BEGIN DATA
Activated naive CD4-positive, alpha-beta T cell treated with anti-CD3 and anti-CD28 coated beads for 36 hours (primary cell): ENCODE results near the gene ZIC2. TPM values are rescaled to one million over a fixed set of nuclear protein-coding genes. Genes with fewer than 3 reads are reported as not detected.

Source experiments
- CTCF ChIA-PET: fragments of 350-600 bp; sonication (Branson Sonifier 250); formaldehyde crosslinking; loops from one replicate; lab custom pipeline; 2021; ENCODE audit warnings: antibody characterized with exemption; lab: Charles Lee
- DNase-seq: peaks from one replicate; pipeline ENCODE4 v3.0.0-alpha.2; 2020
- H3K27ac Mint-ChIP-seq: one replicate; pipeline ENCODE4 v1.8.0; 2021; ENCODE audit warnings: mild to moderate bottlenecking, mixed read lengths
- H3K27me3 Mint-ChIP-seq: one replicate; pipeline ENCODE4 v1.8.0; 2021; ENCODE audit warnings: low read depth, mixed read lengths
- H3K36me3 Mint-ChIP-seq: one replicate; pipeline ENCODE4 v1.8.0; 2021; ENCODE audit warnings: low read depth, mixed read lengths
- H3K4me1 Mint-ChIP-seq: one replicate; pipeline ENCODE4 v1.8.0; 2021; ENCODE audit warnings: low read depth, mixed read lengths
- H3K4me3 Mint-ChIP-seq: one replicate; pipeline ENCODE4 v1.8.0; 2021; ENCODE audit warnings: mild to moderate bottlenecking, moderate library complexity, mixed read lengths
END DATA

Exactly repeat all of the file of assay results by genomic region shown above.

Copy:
Activated naive CD4-positive, alpha-beta T cell treated with anti-CD3 and anti-CD28 coated beads for 36 hours (primary cell): ENCODE results near the gene ZIC2. TPM values are rescaled to one million over a fixed set of nuclear protein-coding genes. Genes with fewer than 3 reads are reported as not detected.

Source experiments
- CTCF ChIA-PET: fragments of 350-600 bp; sonication (Branson Sonifier 250); formaldehyde crosslinking; loops from one replicate; lab custom pipeline; 2021; ENCODE audit warnings: antibody characterized with exemption; lab: Charles Lee
- DNase-seq: peaks from one replicate; pipeline ENCODE4 v3.0.0-alpha.2; 2020
- H3K27ac Mint-ChIP-seq: one replicate; pipeline ENCODE4 v1.8.0; 2021; ENCODE audit warnings: mild to moderate bottlenecking, mixed read lengths
- H3K27me3 Mint-ChIP-seq: one replicate; pipeline ENCODE4 v1.8.0; 2021; ENCODE audit warnings: low read depth, mixed read lengths
- H3K36me3 Mint-ChIP-seq: one replicate; pipeline ENCODE4 v1.8.0; 2021; ENCODE audit warnings: low read depth, mixed read lengths
- H3K4me1 Mint-ChIP-seq: one replicate; pipeline ENCODE4 v1.8.0; 2021; ENCODE audit warnings: low read depth, mixed read lengths
- H3K4me3 Mint-ChIP-seq: one replicate; pipeline ENCODE4 v1.8.0; 2021; ENCODE audit warnings: mild to moderate bottlenecking, moderate library complexity, mixed read lengths